Ze Germans

Wolfgang Tillmans, "still life, New York," 1995. Courtesy the artist and Galerie Daniel Buchholz, Köln/Berlin.

So there we have it.  I suppose, at least, it means that we will all have the large part of our summer back.  The glee that I took from the USA’s second round loss to Ghana was very much out of proportion compared to how little it mattered to me that either team went through to the quarter-finals.  Antagonism between the USA’s football team and the European footballing nations is not based on the amount of talent in any side; the USA national football team is built with a fine regiment of athletes.  I do believe that the problem is one to do with language.  It seems alien for most football viewers to hear the USA’s national football team coach Bob Bradley to tell the post-match analysts that he and his squad had practiced certain plays, that it was physically draining on his players to have to go into overtime and that by the end of the first period the team had made too many mistakes on the field.

Yes, we lost yesterday.  Worse still, we lost in a terrible manner.  We showed little heart, little flair and little ambition.  Not acceptable on the biggest stage.  So now what to do?  I suppose I should get to see some exhibitions.  What do I want from a summer exhibition?  I want something loud, I want something fun, and I want something ambitious.  Ernesto Neto at the Hayward I’ve done.  Howard Hodgkin in Oxford?  Perhaps the Whitstable Biennial?  We could stay the night and have a weekend by the sea.  Douglas Gordon at Lisson Gallery?  Too small.  Picasso at Tate Liverpool!  Hmm, they’re all a little bit out of the way.  Oh wait, did you say fun, loud, ambitious, and a little bit silly?  Right-O.  I’ve got just the man.  Really?  Fantastic.  Who is it?  I just need to do anything to get the Germans out of my head.  Ah, right, I see…

Wolfgang Tillmans has been the darling of hip British photography since Terry Jones, founder of seminal fashion magazine i-D, called his regular submissions “the eye of the magazine.”  If one was so inclined, one could find a series of direct links between the photos that Tillmans took of pretty young things and the morning-afters that peppered fashion magazines in the early 1990s, and the seventeen year-olds that you see today clamoring through the French marche at Broadway Market in Hackney posing in café windows with their nonfat lattes.  The only photographer (Gilbert and George, for obvious reasons, aside) to have won the Turner Prize (in 2000, when it may have still been relevant), rewarded with a large-scale solo show at Tate Britain in 2003 at the age of thirty-five, I believe that it is actually British law that every review of the artist’s work must make clear that the artist Wolfgang Tillmans “…was born in Germany but has lived in England for twenty years.”  It would have been difficult to draw the crowds out of their homes and the pubs for an afternoon of gallery-hopping but the Serpentine Gallery’s major new retrospective of the German-born adopted-British artist (which opened Saturday 26th June) is everything that the West London gallery promises for their summer showcases: It’s loud, it’s ambitious, and it is lots of fun.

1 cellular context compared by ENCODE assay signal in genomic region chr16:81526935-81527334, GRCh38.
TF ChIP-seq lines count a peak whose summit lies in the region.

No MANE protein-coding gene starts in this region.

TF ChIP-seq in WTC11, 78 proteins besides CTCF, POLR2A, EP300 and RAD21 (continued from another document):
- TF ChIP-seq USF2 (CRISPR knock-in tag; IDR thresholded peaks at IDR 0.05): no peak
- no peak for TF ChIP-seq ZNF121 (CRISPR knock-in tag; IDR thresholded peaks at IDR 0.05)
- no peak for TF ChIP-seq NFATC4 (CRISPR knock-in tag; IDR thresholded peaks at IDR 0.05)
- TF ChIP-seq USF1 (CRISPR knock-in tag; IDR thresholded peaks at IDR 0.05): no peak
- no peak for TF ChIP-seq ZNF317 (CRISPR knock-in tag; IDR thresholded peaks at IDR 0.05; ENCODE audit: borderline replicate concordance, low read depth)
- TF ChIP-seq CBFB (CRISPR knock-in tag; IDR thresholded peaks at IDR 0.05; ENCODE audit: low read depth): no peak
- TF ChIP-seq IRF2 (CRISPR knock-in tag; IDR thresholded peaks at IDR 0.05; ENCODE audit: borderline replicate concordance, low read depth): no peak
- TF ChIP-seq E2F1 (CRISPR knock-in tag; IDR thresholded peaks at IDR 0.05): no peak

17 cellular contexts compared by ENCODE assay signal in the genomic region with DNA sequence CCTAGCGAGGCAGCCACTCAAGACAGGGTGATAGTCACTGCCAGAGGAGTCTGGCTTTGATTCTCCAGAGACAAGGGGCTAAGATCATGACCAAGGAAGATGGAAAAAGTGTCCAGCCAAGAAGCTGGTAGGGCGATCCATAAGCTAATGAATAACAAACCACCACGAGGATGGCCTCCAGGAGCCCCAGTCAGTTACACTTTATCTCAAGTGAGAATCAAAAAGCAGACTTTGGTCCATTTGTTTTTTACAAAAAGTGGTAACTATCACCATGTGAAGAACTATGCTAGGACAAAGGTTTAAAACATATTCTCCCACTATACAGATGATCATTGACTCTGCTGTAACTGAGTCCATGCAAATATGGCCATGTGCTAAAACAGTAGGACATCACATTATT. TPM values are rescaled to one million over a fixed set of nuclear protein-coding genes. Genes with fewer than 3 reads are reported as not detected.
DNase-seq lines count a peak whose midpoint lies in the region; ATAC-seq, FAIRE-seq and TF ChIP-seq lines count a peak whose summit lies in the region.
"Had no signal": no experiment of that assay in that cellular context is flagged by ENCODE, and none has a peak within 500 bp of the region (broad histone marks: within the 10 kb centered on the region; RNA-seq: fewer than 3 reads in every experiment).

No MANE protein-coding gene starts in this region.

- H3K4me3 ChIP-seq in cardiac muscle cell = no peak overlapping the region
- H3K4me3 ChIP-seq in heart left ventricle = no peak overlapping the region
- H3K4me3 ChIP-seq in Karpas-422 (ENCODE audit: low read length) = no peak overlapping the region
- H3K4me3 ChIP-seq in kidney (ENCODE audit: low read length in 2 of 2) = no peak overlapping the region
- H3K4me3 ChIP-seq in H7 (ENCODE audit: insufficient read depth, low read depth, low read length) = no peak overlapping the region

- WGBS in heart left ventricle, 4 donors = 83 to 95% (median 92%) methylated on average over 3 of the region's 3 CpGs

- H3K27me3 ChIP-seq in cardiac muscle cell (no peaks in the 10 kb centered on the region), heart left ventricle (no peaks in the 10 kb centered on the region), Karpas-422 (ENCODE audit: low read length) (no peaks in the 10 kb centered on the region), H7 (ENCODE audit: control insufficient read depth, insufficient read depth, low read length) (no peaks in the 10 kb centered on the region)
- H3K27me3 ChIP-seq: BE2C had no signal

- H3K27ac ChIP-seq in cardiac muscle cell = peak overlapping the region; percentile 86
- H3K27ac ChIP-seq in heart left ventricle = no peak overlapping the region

A quick web search on the topic of “social documentary” will bring up the kind of photography produced under extreme circumstances of people living under duress in the farthest-flung regions of the planet.  Let us not pretend that Wolfgang Tillmans is risking his life in taking his pictures but – and here’s the rub – the reason that Tillmans is not just another artist but an internationally renowned star of modern photography is that his subjects are just as important.  Gillian kisses Christopher on the cheek as they stand in a doorway.  He has his arms around her but he looks past her, and I cannot figure out whether he’s bored or in love.  Tillmans does not aggrandize his work.  His portraits are soft, cerebral, and pensive — be they of Alex and Lutz or of the Concorde as it flies its final flights.

Tillmans’s work manages to convey an isolation caused by introspection without succumbing to mumblecore naval-gazing.  Like Nan Goldin, his photographs are very much examinations of captured light and time.  Time is something that Tillmans’s subjects never seem to have much remaining.  In the photo-roman, Concorde (1997), he concludes, “For me and my generation there is no super future.”  For the viewer who has grown up following Tillmans’s career, it can be frustrating to see it appropriated and re-appropriated to the point of saturation and inevitable dilution.  It makes what’s important seem less important.  For this show, Tillmans has dispensed with the lo-fi, low-content look of previous exhibitions and embraces the inherent beauty that he must be obviously aware that he captures.

When the turnover and à la mode nature of fashion mixes with the ephemeral manner of contemporary art, it can be easy to forget how important certain artists actually are.  With this major retrospective show (at the age, it should be added, of forty-one), Tillmans takes the opportunity to not just reconsider his past work but to give us something of his spirit.  The photographer Eamonn McCabe finishes every portrait sitting that he does with a handshake for his sitter combined with “Thank you for your photo.”  With this retrospective, Tillmans is saying thank you to all of his sitters and to us, his audience.  We are shown just why we love Tillmans, why he loves us, and why that love is justified.  Fine, Germany, you can have the football but we get to keep Wolfgang.  Deal?